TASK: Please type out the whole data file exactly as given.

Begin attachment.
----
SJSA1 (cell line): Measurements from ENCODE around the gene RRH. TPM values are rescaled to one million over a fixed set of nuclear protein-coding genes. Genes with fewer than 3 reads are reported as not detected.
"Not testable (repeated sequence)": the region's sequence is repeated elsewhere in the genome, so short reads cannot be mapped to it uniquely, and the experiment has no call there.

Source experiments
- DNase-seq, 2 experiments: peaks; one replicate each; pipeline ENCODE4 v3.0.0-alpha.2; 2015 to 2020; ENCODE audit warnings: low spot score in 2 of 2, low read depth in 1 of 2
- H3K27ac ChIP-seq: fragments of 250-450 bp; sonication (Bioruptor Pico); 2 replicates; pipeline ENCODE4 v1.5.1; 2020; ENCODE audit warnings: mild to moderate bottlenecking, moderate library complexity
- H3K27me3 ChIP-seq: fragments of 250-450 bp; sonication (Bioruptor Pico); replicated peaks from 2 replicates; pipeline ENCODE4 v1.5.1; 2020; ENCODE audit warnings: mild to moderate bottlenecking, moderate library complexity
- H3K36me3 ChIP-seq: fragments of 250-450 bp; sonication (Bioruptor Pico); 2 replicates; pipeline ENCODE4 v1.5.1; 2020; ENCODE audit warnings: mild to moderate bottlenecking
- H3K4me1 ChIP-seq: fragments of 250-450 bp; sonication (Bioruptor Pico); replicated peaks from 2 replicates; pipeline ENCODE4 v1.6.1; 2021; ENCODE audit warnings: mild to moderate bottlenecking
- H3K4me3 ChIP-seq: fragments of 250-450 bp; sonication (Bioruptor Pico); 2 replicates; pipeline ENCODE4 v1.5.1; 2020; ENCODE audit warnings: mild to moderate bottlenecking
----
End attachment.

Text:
SJSA1 (cell line): Measurements from ENCODE around the gene RRH. TPM values are rescaled to one million over a fixed set of nuclear protein-coding genes. Genes with fewer than 3 reads are reported as not detected.
"Not testable (repeated sequence)": the region's sequence is repeated elsewhere in the genome, so short reads cannot be mapped to it uniquely, and the experiment has no call there.

Source experiments
- DNase-seq, 2 experiments: peaks; one replicate each; pipeline ENCODE4 v3.0.0-alpha.2; 2015 to 2020; ENCODE audit warnings: low spot score in 2 of 2, low read depth in 1 of 2
- H3K27ac ChIP-seq: fragments of 250-450 bp; sonication (Bioruptor Pico); 2 replicates; pipeline ENCODE4 v1.5.1; 2020; ENCODE audit warnings: mild to moderate bottlenecking, moderate library complexity
- H3K27me3 ChIP-seq: fragments of 250-450 bp; sonication (Bioruptor Pico); replicated peaks from 2 replicates; pipeline ENCODE4 v1.5.1; 2020; ENCODE audit warnings: mild to moderate bottlenecking, moderate library complexity
- H3K36me3 ChIP-seq: fragments of 250-450 bp; sonication (Bioruptor Pico); 2 replicates; pipeline ENCODE4 v1.5.1; 2020; ENCODE audit warnings: mild to moderate bottlenecking
- H3K4me1 ChIP-seq: fragments of 250-450 bp; sonication (Bioruptor Pico); replicated peaks from 2 replicates; pipeline ENCODE4 v1.6.1; 2021; ENCODE audit warnings: mild to moderate bottlenecking
- H3K4me3 ChIP-seq: fragments of 250-450 bp; sonication (Bioruptor Pico); 2 replicates; pipeline ENCODE4 v1.5.1; 2020; ENCODE audit warnings: mild to moderate bottlenecking